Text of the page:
The impact of social media-based support groups on smoking relapse prevention in Saudi Arabia

Hamidi Al Onezi, Mohamed Khalifa, Ashraf El-Metwally, Mowafa Househ*

*Corresponding author for this work

Research output: Contribution to journalArticlepeer-review

14 Citations (Scopus)


Background and objective: Tobacco smoking remains a major preventable cause of mortality and morbidity across the globe. People who attempt to quit smoking often experience episodes of relapse before finally quitting. Understanding the part that social networking sites and social media can play in smoking cessation and prevention of relapse is important to aid the development of novel techniques to curb the smoking epidemic. This study investigated the use of extra-treatment provided outside of the formal healthcare setting, bolstered by online social support in order to prevent smoking relapse in Saudi Arabia. Methods: This cross-sectional study included 473 smokers taking part in smoking cessation intervention programs run by the Riyadh branch of King Abdul-Aziz Medical City and PURITY, a Saudi anti-smoking association. Only subjects who expressed an interest in quitting smoking, and those attempting to quit, were considered for inclusion. The sample was divided into three groups: subjects who subscribed to support groups on Twitter (n = 150), and WhatsApp (n = 150), and a control group of subjects who had not subscribed to any social media support groups (n = 173). Results: A significant difference was found between the mean average numbers of people who quit smoking among the three groups, with social media support proving to be more effective than other traditional methods. Our findings imply that Twitter and WhatsApp users found it easier to quit smoking than those who did not take part in these social media groups. Conclusion: Social media provides a good platform to discuss smoking cessation treatment, and thus reduce smoking relapses. Our findings support the suggestion that more social media support groups should be developed to help people to effectively cease smoking after abstinence. Individuals who struggle to quit smoking should be encouraged to join support groups on their social media platform of choice to increase their likelihood of quitting. Future studies should assess the effectiveness of social media to help people quit smoking by including a greater diversity of social media platforms, including Facebook, Snapchat, and Instagram.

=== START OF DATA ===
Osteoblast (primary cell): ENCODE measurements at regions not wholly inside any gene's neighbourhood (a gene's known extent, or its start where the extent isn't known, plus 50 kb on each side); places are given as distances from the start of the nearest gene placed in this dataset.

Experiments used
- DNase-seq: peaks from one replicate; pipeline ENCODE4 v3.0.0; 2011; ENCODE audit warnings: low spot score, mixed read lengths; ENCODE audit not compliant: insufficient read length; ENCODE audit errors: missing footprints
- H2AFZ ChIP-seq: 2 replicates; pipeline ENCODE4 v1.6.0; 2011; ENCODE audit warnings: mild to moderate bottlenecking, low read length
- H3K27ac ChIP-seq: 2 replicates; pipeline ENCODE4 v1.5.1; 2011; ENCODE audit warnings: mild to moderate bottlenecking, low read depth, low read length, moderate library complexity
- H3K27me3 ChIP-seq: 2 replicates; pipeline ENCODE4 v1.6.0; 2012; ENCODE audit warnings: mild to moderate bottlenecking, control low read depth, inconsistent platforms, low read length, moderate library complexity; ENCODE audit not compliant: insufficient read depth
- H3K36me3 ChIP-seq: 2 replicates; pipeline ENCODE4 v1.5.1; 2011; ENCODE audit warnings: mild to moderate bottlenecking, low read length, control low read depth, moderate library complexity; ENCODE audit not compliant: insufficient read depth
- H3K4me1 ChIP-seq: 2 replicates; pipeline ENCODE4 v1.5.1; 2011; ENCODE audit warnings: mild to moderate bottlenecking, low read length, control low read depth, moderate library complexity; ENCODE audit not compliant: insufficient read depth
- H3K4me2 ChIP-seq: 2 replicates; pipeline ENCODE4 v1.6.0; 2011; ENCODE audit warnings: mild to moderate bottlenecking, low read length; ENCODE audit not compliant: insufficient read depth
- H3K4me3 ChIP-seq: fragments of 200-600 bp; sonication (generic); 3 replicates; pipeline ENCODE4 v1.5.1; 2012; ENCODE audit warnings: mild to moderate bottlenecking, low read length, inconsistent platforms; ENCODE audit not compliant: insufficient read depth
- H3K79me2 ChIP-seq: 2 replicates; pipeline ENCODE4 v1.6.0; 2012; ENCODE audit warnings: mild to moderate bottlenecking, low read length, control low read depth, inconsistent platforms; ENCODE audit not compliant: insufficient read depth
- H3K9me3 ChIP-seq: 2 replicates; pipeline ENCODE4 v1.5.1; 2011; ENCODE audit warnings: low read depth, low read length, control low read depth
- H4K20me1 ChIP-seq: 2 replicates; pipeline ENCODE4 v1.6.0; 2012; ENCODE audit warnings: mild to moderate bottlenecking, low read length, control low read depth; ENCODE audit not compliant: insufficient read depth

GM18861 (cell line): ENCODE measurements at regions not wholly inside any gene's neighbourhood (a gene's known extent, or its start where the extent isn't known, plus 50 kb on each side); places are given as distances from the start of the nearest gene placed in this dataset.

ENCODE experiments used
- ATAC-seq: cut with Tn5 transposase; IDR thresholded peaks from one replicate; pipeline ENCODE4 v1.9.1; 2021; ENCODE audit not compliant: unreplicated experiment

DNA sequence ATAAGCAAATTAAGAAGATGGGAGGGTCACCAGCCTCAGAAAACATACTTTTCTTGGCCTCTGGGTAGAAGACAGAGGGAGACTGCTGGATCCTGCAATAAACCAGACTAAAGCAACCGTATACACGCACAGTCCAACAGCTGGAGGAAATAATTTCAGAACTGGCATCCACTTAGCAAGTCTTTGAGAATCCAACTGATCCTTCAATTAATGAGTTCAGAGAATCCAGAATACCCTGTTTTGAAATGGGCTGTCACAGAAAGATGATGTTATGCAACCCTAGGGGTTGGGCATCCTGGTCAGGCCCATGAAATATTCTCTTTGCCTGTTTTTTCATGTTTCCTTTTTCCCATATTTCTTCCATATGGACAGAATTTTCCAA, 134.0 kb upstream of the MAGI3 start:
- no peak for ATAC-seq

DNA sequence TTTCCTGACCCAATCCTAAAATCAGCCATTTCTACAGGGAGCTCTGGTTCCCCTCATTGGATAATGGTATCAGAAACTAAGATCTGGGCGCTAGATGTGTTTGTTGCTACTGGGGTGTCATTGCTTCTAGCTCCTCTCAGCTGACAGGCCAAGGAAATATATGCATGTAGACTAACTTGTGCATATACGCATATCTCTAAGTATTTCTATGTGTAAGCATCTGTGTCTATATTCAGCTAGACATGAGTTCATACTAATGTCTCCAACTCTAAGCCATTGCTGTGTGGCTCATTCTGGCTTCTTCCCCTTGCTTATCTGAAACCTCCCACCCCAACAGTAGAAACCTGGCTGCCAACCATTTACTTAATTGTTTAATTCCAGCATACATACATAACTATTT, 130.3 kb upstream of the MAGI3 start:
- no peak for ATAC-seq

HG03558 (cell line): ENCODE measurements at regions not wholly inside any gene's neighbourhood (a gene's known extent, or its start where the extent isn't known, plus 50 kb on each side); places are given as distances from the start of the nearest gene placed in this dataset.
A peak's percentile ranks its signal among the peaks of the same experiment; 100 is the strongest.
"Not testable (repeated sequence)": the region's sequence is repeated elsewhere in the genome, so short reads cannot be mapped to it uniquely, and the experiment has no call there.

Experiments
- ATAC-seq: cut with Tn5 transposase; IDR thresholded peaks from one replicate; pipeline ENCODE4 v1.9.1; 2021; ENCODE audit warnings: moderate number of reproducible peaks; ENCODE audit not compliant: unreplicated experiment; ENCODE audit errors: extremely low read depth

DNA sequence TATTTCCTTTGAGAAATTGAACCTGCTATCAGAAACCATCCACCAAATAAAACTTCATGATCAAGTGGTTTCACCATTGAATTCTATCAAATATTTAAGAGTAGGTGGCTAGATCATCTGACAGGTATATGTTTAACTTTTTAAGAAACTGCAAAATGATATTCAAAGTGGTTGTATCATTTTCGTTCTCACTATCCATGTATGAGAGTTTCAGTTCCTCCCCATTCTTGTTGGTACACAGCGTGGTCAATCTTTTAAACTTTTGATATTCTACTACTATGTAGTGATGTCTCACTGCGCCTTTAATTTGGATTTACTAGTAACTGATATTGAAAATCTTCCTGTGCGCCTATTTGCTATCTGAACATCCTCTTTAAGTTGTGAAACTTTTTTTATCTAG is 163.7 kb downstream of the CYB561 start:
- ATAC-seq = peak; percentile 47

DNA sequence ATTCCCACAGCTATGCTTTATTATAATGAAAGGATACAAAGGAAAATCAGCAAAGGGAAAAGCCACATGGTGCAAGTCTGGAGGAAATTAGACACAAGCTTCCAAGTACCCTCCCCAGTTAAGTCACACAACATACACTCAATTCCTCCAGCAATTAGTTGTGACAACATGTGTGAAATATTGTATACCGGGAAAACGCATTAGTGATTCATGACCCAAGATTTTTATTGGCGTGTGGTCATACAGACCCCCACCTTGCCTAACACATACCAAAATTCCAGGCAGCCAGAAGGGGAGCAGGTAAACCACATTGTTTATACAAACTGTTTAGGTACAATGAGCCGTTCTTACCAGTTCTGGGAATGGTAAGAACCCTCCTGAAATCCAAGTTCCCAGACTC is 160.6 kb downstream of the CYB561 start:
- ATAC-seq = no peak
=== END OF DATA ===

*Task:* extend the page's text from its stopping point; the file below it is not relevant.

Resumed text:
Original languageEnglish
Pages (from-to)135-143
Number of pages9
JournalComputer Methods and Programs in Biomedicine
Publication statusPublished - 1 Jun 2018


  • Saudi Arabia
  • Smoking cessation
  • Social media
  • Support groups


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